‘Angry’ Optus boss dodges questions about hack, reveals ‘worst case scenario’

Australia tracking down Optus hackers

Optus still doesn’t know whether hackers who stole the personal data of up to 9.8 million of its users were private criminals or state-sponsored.

And the telco giant is also still unsure how many customers have had their personal information – including emails, phone numbers and identifying documents like licences and passports – exposed to hackers.

But in a carefully managed media briefing on Friday, Optus CEO Kelly Bayer Rosmarin said she was “angry” about the hack, which is being described as the largest data breach in recent Australian history.

“I’m very sorry and apologetic, it shouldn’t have happened,” Ms Bayer Rosmarin said in response to a question approved by the telco’s team.

Optus is in its second day of damage control after revealing that it suffered a cyber attack on Wednesday. But Ms Bayer Rosmarin wouldn’t comment on how the hack occurred when asked on Friday.

“The exact mechanics are subject to a criminal investigation, and we won’t be divulging that – safe to say it’s a sophisticated attack,” she said.

In a briefing characterised more by what Optus doesn’t know about the hack than what it does, Ms Bayer Rosmarin also addressed reports claiming up to 9.8 million Optus customers had their data exposed.

She said that figure was the “absolute worst case scenario” and that there was “reason to believe the number is actually smaller than that”.

“We are working through reconstructing exactly what the attackers have received,” Ms Bayer Rosmarin said.

“Importantly, it’s a very small subset of data. It does not include any financial details.”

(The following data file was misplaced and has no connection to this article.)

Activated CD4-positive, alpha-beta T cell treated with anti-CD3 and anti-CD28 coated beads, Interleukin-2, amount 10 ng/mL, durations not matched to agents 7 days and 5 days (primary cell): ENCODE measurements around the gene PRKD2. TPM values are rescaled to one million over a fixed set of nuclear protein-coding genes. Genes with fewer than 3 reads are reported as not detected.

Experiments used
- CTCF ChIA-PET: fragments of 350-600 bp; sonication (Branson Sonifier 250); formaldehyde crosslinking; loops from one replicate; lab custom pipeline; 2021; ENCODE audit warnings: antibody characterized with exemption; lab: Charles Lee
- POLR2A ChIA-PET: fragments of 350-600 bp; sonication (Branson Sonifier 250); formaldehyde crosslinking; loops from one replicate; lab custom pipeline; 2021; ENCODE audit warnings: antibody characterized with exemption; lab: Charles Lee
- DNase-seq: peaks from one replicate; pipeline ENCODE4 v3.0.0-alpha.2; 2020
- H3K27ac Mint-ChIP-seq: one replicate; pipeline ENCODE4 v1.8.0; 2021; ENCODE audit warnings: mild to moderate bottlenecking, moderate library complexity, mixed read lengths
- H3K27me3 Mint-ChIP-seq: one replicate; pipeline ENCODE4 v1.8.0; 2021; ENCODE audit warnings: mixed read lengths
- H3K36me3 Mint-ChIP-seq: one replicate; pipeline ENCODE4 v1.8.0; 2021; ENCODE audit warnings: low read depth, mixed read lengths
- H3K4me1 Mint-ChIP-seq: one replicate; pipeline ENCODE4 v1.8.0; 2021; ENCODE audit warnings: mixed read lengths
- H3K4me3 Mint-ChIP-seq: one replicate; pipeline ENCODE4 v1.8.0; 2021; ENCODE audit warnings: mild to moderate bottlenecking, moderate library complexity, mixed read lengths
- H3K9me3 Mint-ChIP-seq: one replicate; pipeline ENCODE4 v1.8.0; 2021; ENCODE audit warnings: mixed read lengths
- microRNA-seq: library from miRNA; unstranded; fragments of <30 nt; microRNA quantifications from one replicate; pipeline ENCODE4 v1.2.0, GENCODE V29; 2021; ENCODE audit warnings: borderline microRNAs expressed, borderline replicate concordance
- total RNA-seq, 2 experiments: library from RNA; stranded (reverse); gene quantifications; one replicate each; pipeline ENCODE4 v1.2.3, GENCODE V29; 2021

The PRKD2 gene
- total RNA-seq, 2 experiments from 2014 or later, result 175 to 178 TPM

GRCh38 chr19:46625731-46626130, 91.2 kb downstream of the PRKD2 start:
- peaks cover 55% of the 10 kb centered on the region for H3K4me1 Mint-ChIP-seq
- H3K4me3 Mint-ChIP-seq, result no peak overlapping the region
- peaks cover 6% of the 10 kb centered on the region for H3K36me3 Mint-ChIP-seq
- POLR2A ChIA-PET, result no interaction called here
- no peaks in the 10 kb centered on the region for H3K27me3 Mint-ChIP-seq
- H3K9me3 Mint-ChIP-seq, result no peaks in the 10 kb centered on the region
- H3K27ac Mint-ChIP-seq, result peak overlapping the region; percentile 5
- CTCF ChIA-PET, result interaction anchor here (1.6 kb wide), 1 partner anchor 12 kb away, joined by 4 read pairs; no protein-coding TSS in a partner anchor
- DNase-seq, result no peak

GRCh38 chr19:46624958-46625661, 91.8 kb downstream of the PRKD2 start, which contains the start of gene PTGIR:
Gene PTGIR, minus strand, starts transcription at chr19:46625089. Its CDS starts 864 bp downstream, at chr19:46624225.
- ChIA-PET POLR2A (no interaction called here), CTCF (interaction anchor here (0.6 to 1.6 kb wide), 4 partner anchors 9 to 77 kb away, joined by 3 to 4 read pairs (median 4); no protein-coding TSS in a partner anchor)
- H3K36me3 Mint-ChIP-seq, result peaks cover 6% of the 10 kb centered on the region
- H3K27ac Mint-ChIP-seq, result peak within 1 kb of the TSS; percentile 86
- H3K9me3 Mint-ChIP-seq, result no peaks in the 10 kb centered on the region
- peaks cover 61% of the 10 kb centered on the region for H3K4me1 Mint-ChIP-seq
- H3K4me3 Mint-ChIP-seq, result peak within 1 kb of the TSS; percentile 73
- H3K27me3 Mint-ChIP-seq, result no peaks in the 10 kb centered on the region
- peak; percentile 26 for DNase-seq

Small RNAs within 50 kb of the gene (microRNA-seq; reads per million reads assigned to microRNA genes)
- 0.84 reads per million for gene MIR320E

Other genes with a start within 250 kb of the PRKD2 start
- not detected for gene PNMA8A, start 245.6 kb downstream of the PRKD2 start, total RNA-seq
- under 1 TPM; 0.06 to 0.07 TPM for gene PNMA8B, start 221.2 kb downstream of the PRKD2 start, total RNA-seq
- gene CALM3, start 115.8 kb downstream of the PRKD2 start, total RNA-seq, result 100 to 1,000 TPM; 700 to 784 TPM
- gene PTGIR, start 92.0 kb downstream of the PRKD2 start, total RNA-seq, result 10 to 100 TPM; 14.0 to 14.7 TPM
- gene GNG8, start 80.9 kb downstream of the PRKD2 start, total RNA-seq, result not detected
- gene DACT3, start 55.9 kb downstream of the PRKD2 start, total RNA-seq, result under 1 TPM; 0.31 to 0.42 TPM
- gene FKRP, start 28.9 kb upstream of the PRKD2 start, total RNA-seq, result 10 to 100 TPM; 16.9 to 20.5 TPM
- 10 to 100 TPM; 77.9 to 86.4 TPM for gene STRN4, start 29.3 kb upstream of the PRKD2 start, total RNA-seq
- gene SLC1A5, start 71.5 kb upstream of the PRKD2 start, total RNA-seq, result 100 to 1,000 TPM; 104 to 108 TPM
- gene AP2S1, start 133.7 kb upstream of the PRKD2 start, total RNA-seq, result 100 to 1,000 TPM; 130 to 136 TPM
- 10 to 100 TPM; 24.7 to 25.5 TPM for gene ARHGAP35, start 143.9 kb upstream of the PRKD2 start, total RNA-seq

Ms Bayer Rosmarin said Optus first identified the hack on Wednesday, after someone noticed some “suspicious activity” – she was told about the cyber attack in a phone call from Optus’ chief information officer.

Optus has since temporarily disabled SIM card swaps and replacements through its online, phone and messaging services and will now require customers to visit a store and show their identification.

Ms Bayer Rosmarin confirmed Optus would contact each customer affected by the hack, but failed to answer questions about whether Optus will pay compensation to customers who’ve had their data stolen.

Customers dating back to 2017 may have been affected, because under law Optus must keep user records for six years, the company said.

“Our priority is going to start with the customers were the most fields [of data] may have been exposed,” Ms Bayer Rosmarin said.

“Over the next few days, all customers will know in what category they fall.”

In a follow-up statement sent to TND, Optus said it was “still finalising” the details around customer compensation following the cyber attack.

Ms Bayer Rosmarin said Optus had received no demands from the hackers about the stolen data, adding that the company and authorities were still investigating whether it was private criminals or state-sponsored.

“As critical infrastructure in the communications industry, we are obviously aware we are a consistent target for both government actors and criminals,” she said.

“This particular one [attack] is not similar to anything we’ve seen before.”

Regulators have warned Optus customers to be vigilant about scammers and identity theft in the wake of the data breach.

Australian Competition and Consumer Commission deputy commissioner Delia Rickard said on Friday that information stolen in the hack could be used to make a scam attempt “much more convincing”.

Liberal Senator James Paterson, former chair of the parliamentary committee overseeing intelligence and security, told the ABC on Friday that the Optus hack is the most significant in recent Australian memory.

“It is the nature of the information which appears to have been stolen which is particularly concerning,” he said.

“It’s personally identifiable, identifying information like people’s names, their phone numbers, their email addresses, their home addresses and in some cases even identification document numbers like passport[s].”

Ms Bayer Rosmarin called for a “team Australia” response to the hack.

“We don’t yet know who these attackers are and what they want to do with this information,” she said.

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